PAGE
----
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The Rat
SFN Regular

Canada
1342 Posts

Posted - 06/17/2011 :  20:49:24  Show Profile  Visit The Rat's Homepage Send The Rat a Private Message  Reply with Quote
I have a hard time believing that some people are still this backward and primitive, especially in a country and culture that is renowned for placing great value on education. Jewish court sentences dog to death by stoning. Fortunately it seems to have escaped, but people this stupid are likely to not let this rest, they may go on a hunt. I would even support PETA if they took up this battle.

Bailey's second law; There is no relationship between the three virtues of intelligence, education, and wisdom.

You fiend! Never have I encountered such corrupt and foul-minded perversity! Have you ever considered a career in the Church? - The Bishop of Bath and Wells, Blackadder II

Baculum's page: http://www.bebo.com/Profile.jsp?MemberId=3947338590

Elmo the Clown
New Member

31 Posts

Posted - 06/18/2011 :  05:04:04   [Permalink]  Show Profile  Visit Elmo the Clown's Homepage Send Elmo the Clown a Private Message  Reply with Quote
It was a rabbinical court, which is not a civil court. (not making them any less idiots) Like Sharia courts (or whatever they call them). Interestingly (and cringing-ly) enough.. we have those puppies here (rabbinical courts). Makes all those laws banning the Sharia courts unconstitutional.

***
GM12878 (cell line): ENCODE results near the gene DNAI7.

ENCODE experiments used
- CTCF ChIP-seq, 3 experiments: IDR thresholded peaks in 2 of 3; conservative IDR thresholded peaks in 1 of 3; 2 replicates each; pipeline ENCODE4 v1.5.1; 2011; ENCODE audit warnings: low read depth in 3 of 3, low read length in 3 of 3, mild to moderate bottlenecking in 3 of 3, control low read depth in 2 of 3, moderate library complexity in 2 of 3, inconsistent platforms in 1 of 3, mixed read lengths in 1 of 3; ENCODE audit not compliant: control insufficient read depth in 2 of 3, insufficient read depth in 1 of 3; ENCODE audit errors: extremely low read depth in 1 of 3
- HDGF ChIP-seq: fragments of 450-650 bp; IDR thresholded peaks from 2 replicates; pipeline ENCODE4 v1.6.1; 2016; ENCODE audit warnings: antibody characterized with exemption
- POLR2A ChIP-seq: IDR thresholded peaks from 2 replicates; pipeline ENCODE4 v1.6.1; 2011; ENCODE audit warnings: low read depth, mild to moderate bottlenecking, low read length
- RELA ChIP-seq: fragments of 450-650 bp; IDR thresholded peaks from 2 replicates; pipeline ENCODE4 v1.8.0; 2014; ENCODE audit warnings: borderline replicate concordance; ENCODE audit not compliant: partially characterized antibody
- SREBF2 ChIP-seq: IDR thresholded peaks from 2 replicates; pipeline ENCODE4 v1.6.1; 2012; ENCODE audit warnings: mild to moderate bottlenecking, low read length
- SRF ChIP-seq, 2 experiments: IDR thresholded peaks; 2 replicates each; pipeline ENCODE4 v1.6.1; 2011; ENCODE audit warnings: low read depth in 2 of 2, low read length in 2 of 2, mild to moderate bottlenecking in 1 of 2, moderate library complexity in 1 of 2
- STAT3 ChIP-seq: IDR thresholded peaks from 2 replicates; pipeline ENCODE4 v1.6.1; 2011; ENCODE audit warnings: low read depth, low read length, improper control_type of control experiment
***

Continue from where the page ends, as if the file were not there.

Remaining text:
As far as the constitutionality of the courts themselves, well.. it depends on what power they have, and whether that power is contrary to the constitution.

edited for clarity

Support a clown, buy a luury cruise from www.ChicLuxuryCruises.com (or any cruise...)
Edited by - Elmo the Clown on 06/18/2011 05:06:17
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marfknox
SFN Die Hard

USA
3739 Posts

Posted - 06/18/2011 :  07:17:45   [Permalink]  Show Profile  Visit marfknox's Homepage  Send marfknox an AOL message Send marfknox a Private Message  Reply with Quote
Wow. The extremes of insane claims that some people will believe never ceases to impress me.

"Too much certainty and clarity could lead to cruel intolerance" -Karen Armstrong

Check out my art store: http://www.marfknox.etsy.com

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sailingsoul
SFN Addict

2830 Posts

Posted - 06/18/2011 :  07:26:40   [Permalink]  Show Profile Send sailingsoul a Private Message  Reply with Quote
Originally posted by Elmo the Clown

It was a rabbinical court, which is not a civil court. (not making them any less idiots) Like Sharia courts (or whatever they call them). Interestingly (and cringing-ly) enough.. we have those puppies here (rabbinical courts). Makes all those laws banning the Sharia courts unconstitutional.